Very few of the major OEM’s appeared to be pushing electric bikes at EICMA.A lot of the recent development of battery technology seems to have come from small start up companies.

There were numerous electric scooters which are well suited for electric power. The wide variety offered everything from retro looking scooters to the ones that clearly showed off their eco friendliness and innovativeness.

From top to bottom, Askoll ES2, Vespa Elettrica, Schwalbe Scooter.

From top to bottom, Askoll ES2, Vespa Elettrica, Schwalbe Scooter.

Some of the scooter manufacturers also offered a glimpse into their motorcycle endeavours with the Super Soco bike and KRC Motors Evoluzione. The Super Soco bike had one of the more interesting design with fairings fully covering the battery giving it a clean, futuristic look.

Top to Bottom, Super Soco 1200r, KRC Motors Evoluzione.

Top to Bottom, Super Soco 1200r, KRC Motors Evoluzione.

Two up and coming electric motorcycle brands, Energica and Zero, unveiled their new lines at EICMA 2016 however design has not changed significantly from the previous year.

Energica’s Ego sport bike and Eva street fighter were the latest models from the Italian brand. Apart from the lack of exhaust pipes it’s not instantly obvious that these are electric bikes. The fairings cover more area than ICE bikes usually do but some of the battery is still exposed partly for cooling and partly to display it’s electric heritage.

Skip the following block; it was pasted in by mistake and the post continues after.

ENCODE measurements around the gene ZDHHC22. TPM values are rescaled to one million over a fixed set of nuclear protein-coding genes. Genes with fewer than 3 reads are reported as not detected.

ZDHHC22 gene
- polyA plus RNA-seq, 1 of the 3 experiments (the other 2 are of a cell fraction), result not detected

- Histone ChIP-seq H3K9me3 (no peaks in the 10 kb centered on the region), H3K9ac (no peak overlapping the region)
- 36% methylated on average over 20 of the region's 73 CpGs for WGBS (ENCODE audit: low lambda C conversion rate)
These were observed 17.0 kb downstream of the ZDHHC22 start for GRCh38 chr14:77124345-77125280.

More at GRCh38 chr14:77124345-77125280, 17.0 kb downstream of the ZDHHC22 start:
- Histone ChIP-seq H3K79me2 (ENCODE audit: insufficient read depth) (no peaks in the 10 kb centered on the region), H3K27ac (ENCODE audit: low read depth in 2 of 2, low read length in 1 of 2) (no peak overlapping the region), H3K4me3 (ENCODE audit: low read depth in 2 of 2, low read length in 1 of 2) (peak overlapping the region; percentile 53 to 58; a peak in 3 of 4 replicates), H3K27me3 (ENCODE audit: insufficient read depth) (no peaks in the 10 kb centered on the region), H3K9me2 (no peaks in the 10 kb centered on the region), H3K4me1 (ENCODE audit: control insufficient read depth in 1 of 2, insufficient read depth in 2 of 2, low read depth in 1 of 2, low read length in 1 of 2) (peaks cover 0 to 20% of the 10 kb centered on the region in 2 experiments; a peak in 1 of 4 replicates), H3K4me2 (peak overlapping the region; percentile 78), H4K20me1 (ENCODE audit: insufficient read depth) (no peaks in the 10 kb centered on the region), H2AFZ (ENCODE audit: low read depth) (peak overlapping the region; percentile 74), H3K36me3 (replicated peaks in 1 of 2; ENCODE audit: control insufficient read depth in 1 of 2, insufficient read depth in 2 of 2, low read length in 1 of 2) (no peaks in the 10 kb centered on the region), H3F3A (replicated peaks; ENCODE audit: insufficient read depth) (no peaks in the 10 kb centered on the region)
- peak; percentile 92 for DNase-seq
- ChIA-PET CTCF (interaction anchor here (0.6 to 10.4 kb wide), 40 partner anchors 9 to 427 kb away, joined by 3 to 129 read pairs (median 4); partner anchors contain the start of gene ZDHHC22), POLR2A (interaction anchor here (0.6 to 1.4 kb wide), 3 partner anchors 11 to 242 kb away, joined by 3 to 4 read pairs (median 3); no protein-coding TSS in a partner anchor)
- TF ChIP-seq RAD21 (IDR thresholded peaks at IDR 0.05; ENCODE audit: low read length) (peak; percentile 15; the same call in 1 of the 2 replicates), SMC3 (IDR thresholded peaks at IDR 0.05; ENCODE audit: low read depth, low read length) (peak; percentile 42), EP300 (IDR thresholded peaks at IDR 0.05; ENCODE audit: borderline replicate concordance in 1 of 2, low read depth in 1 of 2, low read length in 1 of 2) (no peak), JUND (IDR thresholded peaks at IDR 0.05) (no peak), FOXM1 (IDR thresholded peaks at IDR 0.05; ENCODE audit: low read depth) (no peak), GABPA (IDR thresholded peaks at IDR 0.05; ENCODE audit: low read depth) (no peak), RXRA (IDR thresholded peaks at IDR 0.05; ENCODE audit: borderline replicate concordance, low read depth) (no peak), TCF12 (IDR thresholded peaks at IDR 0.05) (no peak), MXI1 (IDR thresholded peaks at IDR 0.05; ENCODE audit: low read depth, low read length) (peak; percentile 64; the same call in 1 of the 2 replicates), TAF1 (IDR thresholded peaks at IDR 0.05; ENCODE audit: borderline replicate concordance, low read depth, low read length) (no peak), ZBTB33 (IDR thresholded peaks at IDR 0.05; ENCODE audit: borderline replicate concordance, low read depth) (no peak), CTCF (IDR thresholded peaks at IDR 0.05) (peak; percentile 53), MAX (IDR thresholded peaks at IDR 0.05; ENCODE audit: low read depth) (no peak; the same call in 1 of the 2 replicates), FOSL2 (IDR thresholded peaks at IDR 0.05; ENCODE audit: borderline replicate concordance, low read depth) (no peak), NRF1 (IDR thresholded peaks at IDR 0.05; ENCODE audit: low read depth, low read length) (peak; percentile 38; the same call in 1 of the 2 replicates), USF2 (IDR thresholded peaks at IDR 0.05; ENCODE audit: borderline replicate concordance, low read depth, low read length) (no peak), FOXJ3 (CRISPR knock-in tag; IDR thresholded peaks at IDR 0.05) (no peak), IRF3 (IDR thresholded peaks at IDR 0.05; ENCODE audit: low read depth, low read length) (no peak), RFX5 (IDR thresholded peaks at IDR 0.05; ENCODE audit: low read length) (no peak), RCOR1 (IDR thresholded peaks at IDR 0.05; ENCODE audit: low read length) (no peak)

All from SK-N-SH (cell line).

Energica Ego

Energica Ego

Energica Esse on the other hand loses all of the lower fairings to fully expose the battery beneath.

Energica Esse

Energica Esse

Zero also seemed to focus on the internal changes rather than styling for their new models apart from introducing new colour choices.

Zero S

Zero S

Another electric bike manufacturer Brammo, recently bought by Polaris, also stuck to their old design this  year. Proudly showing off its battery the bike is instantly recognised as electric.

Brammo Empulse R

Brammo Empulse R

 

 

 

 

EICMA Motorcycle show Trends part 1 - Design

The SP-1 team hit the EICMA Motorcycle show in Milan last week. It was a fantastic show with plenty of great new products. Here is a brief of some of the designs trends that we picked up. 

RETRO-CUSTOM